Yokohama is Japan's most important port and the capital city of Kanagawa Prefecture. It is located south of the island of Honshu and on the western coast of Tokyo Bay. Situated 20 km away from the metropolis, the port city is the maritime gateway of Tokyo and features the largest and most modern shipyards.
Historically, shortly before the Meiji restoration, the port of Yokohama was one of the few places where access to foreigners was allowed - Gaijin. The strategic geographical positioning, close to the capital of Edo, later renamed Tokyo, influenced its development, becoming the center of international trade in Japan, shortly after its opening to the outside world, on July 1, 1859. Nevertheless, Yokohama city dates from the eleventh century. In the twelfth century – during Kamakura period, the construction of a series of temples is registered in this area, as well as the division of this small province into several territories. Immediately after the unification of Japan, in the early Edo period, it was under the complete control of the Tokugawa shogunate, continuing to develop slowly.
Immediately after the opening of this port to the outside world, the export of silk, tea and sea products, along with the imports of silk, wool and many others, led to an amazing economic growth of this area. Due to the fact many foreigners have established themselves here the urban architecture and buildings differ greatly, in style and appearance, from the rest of Japan. However, the glory time has not lasted long, as the Great Kantō earthquake in 1923 nearly wiped out Yokohama (among other cities). In this area, the victims of the earthquake were about 20,000 people and there were destroyed nearly 60,000 homes. However, in only six years after the earthquake, the city was fully reconstructed due to the great efforts of the Showa and Taisho regimes. But the city was not spared later by war and was destroyed again by U.S. air raids during World War II in 1945, killing over 14,157 people and destroying a total of 79,017 houses and buildings. This time, reconstruction has not gone as well and Yokohama remained behind in comparison with other areas of Japan, but step by step, after gaining its independence, this city has regained the former glory.
Yokohama is very special for several reasons. Firstly, taking into consideration the development of this city (nowadays almost part of Tokyo, as the distance between these two cities is fully populated) was strongly influenced by the presence of other cultures and the urban architecture is much different from other Japanese cities. The streets are wider, the topography more varied, the houses resemble more to those in the west rather than Japanese ones, creating a unique, yet intriguing image than the rest of Japan.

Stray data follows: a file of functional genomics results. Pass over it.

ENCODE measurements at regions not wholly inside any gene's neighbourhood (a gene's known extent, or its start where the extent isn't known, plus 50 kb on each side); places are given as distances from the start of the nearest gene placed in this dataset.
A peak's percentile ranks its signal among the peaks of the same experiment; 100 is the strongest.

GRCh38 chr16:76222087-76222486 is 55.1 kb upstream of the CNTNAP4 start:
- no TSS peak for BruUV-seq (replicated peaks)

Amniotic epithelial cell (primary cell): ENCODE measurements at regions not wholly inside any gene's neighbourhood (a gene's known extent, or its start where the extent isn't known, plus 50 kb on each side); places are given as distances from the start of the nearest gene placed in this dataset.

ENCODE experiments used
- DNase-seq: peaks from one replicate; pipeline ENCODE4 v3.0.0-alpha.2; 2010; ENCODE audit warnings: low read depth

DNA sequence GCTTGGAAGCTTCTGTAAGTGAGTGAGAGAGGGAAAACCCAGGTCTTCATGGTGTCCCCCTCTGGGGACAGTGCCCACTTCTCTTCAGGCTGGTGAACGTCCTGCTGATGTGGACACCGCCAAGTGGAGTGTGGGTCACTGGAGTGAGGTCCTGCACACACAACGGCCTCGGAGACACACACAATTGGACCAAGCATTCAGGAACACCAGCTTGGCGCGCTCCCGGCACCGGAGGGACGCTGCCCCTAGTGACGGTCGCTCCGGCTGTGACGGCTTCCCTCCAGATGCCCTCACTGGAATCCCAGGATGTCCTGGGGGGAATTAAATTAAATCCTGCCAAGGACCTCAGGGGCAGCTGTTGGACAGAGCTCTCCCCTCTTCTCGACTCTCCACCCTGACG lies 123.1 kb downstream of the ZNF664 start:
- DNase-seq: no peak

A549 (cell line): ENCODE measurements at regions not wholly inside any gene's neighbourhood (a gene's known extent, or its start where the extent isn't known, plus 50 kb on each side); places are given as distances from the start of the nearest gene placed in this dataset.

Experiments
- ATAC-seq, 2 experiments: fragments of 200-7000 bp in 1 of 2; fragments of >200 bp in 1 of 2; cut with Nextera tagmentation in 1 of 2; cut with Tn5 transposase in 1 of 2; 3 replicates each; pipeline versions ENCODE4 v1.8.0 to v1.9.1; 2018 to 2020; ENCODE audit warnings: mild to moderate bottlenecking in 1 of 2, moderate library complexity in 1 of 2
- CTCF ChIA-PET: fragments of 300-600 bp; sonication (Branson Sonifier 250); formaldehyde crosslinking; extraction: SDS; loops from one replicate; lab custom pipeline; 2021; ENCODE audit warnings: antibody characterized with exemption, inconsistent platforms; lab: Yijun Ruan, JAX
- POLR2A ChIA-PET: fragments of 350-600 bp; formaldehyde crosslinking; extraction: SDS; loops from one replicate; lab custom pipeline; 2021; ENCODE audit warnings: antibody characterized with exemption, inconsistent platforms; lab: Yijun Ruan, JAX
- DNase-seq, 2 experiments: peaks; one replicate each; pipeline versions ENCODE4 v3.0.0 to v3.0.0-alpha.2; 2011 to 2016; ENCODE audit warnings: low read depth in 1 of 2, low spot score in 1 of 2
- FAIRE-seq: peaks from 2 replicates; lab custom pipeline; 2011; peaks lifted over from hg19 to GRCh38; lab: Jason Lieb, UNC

The special places that stand out in Yokohama are numerous. However, one of the major tourist attractions is the Yokohama Landmark Tower -it is the tallest building in Japan. This skyscraper has 70 floors and is 296 m high; located in Minato Mirai 21 commercial area, Sky-Garden at the top level of the tower offers a breathtaking 360-degree view of the harbor. Another record held by this building is that the elevator is the fastest in the world, making a full stroke from top to bottom in about 30 seconds. You can also visit the Sky Walk, Red Brick Warehouses, Yokohama Foreign General Cemetery, with over 4,500 people from 40 different countries resting here, most of them great visionaries of that time; Yokohama Hakkeijima Sea Paradise, an aquarium and sea park; Nogeyama Zoo home to more than 1,500 animals from around the world; Yokohama Cosmo World, a major amusement park. However, if you decide to pay a visit to Yokohama, make sure not to miss Yokohama Chinatown, the largest Chinatown in Japan and one of the largest Chinatowns in the world. Such neighborhoods, now found worldwide boast true Chinese atmosphere. Crowds, delicious food, sometimes cooked in the middle of the street, traditional shops, souvenirs, clothing, restaurants and luxury hotels are just some of the things what you can find on the streets.
By Maria Morari
The best cities to visit in Japan .
The place where the past meets the present and variety is limitless, Japan is an ancient civilization that fascinates the experienced world wanderer with its ancient culture and life concepts, breathtaking scenery and achievements of the modern world.
A land of dazzling contrasts, with sky-scrapers standing beside imperial palaces, Japan is an amazing country worth exploring and discovering! Check out our selection of the best cities to visit while in Japan!